April 6, 2013

Louisville reserves spark second-half comeback to beat Wichita State

Cardinals oust Wichita State behind late surge from backup guards Hancock, Henderson

Louisville coach Rick Pitino found himself in an awful predicament Saturday at the Final Four.

The top-seeded Cardinals trailed by double digits in the second half and three of his five starters were flashing the frosty shooting touch of icebergs. Kevin Ware, the team’s Energizer Bunny off the bench, could only cheer because of a broken leg suffered in last week’s Elite Eight victory over Duke.

So Pitino turned the game over to his “zone busters,” a pair of reserve guards who delivered with uncanny precision down the stretch to salvage a 72-68 victory over scrappy Wichita State. They also salvaged Louisville’s national title hopes at the Georgia Dome.

Luke Hancock, a transfer from George Mason, erupted for 14 second-half points. Tim Henderson, a walk-on who rarely plays, matched his career high with six points and could not have timed them any better.

Henderson’s back-to-back 3-pointers helped cut Wichita State’s largest lead of the game, 47-35, in half heading into the final 12 minutes. Hancock’s second-half barrage, along with his ability to take away Wichita State’s last meaningful possession on a held-ball call with 6 seconds remaining, proved pivotal in lifting the Cardinals (34-5) into Monday’s national championship game against Michigan, a 61-56 winner over Syracuse in Saturday’s second game.

Mix in the 4 of 4 shooting by fellow reserve Montrezl Harrell and the Cardinals’ three biggest bench contributors combined to hit 12 of 16 shots on a night when the Louisville bench outscored the Wichita State reserves 34-9. And on a night when Louisville starters Peyton Siva, Gorgui Dieng and Wayne Blackshear managed to make just 1 of 1 shots between them, with Dieng and Blackshear going scoreless.

“We had to win this game with our second unit,” Pitino said. “The reason our starters played poorly is because Wichita State is that good. I don’t think we could face a basketball team any better than Wichita State. We’re really happy to be playing in the final game.”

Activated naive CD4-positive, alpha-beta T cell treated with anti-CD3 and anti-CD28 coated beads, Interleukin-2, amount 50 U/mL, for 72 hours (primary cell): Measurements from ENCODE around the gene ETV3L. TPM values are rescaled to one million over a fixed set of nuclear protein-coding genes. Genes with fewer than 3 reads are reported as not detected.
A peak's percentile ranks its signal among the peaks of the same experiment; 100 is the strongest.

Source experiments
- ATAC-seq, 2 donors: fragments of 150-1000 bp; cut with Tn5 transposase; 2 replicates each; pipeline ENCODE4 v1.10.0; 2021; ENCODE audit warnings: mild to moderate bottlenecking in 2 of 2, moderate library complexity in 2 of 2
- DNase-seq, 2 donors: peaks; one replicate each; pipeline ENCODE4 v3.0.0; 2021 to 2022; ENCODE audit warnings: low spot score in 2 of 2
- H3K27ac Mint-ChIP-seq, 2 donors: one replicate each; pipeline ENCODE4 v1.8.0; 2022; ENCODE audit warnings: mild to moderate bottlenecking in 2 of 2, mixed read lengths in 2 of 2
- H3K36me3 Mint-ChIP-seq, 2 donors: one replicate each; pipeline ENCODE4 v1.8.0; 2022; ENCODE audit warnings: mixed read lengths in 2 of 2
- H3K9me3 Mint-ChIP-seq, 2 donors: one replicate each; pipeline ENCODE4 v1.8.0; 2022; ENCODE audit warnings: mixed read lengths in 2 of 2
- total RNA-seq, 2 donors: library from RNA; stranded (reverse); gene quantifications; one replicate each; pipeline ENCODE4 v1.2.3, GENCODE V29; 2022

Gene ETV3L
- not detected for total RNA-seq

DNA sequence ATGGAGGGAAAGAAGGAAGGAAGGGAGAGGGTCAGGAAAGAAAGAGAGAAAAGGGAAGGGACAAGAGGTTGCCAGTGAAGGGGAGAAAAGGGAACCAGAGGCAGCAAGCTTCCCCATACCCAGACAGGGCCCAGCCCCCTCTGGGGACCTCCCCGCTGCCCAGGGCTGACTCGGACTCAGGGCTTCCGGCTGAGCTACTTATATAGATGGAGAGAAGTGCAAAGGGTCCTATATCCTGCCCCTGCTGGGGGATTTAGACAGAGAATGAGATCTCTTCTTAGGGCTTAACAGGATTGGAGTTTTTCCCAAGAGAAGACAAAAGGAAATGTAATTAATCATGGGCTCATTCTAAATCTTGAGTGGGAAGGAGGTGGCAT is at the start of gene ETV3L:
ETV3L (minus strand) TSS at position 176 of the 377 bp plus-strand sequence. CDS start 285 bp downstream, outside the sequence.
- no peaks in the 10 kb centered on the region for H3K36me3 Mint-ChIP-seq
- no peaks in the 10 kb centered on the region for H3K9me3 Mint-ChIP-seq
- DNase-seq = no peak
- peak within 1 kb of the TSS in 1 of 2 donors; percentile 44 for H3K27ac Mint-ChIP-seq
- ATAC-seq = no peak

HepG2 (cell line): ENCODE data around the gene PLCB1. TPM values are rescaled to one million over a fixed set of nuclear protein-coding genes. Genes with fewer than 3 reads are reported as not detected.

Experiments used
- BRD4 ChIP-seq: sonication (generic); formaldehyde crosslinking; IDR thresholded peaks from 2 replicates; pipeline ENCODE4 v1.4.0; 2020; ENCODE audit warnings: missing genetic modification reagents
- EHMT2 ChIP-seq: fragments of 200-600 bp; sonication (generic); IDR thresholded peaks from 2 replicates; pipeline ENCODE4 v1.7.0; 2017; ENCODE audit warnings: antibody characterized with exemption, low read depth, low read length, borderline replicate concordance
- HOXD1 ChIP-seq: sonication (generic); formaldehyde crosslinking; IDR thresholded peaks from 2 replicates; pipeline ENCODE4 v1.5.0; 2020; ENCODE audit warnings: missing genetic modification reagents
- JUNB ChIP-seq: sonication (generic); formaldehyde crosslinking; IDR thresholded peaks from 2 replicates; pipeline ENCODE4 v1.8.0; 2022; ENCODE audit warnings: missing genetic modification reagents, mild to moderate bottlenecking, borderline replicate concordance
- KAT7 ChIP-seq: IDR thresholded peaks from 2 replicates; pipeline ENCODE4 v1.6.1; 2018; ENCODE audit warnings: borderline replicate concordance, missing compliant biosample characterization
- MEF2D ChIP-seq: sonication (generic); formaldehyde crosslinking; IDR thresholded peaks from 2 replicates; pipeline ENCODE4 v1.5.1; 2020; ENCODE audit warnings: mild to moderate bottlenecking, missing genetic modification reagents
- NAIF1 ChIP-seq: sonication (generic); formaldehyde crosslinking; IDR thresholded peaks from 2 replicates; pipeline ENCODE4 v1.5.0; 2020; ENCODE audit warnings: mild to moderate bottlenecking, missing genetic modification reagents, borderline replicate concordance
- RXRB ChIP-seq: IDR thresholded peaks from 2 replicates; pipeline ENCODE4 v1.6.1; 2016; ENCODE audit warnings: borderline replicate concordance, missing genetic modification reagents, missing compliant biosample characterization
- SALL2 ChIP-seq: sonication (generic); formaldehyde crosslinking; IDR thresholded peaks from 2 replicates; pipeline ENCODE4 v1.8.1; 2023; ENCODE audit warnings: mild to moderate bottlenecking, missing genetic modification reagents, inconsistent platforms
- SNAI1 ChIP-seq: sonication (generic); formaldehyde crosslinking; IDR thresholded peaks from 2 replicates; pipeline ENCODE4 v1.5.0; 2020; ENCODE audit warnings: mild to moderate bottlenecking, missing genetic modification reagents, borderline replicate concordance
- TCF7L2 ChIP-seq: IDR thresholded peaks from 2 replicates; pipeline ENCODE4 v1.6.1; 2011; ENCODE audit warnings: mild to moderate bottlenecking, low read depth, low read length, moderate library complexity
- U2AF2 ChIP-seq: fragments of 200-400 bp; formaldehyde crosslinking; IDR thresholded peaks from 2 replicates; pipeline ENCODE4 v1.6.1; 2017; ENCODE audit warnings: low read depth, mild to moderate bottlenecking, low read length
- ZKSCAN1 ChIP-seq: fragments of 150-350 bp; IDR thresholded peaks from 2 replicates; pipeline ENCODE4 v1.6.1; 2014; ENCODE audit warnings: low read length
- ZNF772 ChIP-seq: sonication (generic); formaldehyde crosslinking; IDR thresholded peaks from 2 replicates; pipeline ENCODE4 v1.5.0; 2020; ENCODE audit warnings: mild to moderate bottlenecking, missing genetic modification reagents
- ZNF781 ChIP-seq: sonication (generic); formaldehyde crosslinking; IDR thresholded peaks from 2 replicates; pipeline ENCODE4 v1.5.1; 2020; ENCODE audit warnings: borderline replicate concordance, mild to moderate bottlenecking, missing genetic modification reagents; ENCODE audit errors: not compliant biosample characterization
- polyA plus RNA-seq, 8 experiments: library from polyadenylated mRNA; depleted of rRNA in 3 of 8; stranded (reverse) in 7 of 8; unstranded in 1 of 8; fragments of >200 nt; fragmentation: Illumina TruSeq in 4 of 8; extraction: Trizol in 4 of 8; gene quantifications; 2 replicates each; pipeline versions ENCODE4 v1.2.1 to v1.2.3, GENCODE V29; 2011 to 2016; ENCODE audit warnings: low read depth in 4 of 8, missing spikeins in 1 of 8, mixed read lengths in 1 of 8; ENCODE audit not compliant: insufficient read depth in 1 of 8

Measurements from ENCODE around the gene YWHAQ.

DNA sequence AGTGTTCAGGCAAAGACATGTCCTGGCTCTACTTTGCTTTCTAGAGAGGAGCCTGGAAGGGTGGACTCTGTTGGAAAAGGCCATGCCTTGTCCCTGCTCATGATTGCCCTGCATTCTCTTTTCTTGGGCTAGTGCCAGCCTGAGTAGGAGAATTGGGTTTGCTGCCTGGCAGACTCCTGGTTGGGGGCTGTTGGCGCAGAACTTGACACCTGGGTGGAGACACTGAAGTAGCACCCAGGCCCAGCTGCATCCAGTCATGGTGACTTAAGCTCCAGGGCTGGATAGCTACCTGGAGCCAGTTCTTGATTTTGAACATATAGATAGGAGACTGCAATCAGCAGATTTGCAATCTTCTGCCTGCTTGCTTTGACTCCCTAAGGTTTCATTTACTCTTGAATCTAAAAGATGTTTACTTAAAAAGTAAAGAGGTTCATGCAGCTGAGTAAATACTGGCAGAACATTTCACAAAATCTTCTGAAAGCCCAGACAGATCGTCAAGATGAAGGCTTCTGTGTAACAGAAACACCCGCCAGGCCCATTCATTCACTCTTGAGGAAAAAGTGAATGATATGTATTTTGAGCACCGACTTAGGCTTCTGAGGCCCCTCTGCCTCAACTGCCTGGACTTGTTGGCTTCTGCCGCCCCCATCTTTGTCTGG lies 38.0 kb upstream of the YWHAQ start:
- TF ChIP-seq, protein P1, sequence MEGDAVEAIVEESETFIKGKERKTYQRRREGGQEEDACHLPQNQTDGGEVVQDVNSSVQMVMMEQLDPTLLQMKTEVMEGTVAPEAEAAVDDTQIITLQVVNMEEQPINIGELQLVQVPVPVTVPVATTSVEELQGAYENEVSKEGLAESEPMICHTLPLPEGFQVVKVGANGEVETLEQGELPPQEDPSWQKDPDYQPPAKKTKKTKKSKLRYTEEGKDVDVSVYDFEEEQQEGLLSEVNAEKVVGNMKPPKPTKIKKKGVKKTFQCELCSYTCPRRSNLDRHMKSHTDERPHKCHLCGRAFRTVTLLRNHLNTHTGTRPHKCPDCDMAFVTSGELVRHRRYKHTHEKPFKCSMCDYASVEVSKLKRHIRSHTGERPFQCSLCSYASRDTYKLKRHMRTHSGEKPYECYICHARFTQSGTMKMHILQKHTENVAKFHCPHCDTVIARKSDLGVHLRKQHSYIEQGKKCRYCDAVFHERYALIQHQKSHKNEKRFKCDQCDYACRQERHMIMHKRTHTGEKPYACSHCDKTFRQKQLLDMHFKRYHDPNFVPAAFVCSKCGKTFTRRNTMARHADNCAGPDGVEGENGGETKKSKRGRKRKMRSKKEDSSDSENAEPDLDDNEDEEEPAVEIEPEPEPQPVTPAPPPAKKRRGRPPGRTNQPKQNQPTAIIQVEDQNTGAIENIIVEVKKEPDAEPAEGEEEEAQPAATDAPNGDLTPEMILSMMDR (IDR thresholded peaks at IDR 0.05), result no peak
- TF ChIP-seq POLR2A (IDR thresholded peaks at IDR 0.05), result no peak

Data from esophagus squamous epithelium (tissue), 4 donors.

Louisville got there because Hancock, who finished with 20 points, helped finish the rally that Henderson started at a time when Wichita State (30-9) had several of the favored Cardinals sweating.

“When we went down 12, I was like, ‘Man.’ I was actually waiting for our run … and I knew it wasn’t my night,” said guard Russ Smith, who finished with a team-high 21 points but struggled from both the field (6 of 17) and the foul line (4 of 11). “Then, it happened. Luke exploded. That’s what I was waiting for. And it just kept going and going.”

Hancock wound up making 6 of 9 shots, including 3 of 5 from behind the arc, to spur the rally. Hancock had 13 of his 14 second-half points in the final 11:33, including a 3-pointer at the 6:30 mark that gave the Cardinals a 56-55 lead — their first of the second half.

When Wichita State clawed back to tie matters at 60-60, behind the steallar play of forward Cleanthony Early (24 points, 10 rebounds), Hancock delivered a 3-pointer and a layup on consecutive possessions to stretch the lead to 67-62 with 1:16 remaining.

“You try to have confidence shooting the ball. I just shot it when I was open,” Hancock said.

Hancock’s biggest play of the night actually came on defense, when he followed his own missed free throw by tying up Wichita State’s Ron Baker with 6 seconds remaining. The whistle came too quickly, in the estimation of Shockers’ players, and the possession arrow denied Wichita State a possession while trying to erase a 72-69 deficit.

“I thought the ball was loose before the whistle was blown,” said Baker, who tapped it to teammate Malcolm Armstead but saw the ball awarded to Louisville. “But they already called jump ball, so … “

So the Cardinals made a game-clinching free throw and escaped to play for the school’s third national championship. Louisville won its 15th consecutive game, largely on the backs of Hancock and Henderson.

Of the two, Pitino expressed bigger surprise with Henderson, a walk-on who grew up in Louisville and had scored in only five of the team’s first 37 games. Yet he started the second-half rally with his momentum-turning treys, before handing over the rest of the task to Hancock.

Asked about Henderson, Pitino said: “I was shocked. Just that he had the gumption to take them, then make them, on this stage. That shows incredible fortitude for a young man that hasn’t played any minutes, to go in and do that.”

Eventually, Louisville’s zone-busting reserves bailed out Pitino on a night when his starters could not.

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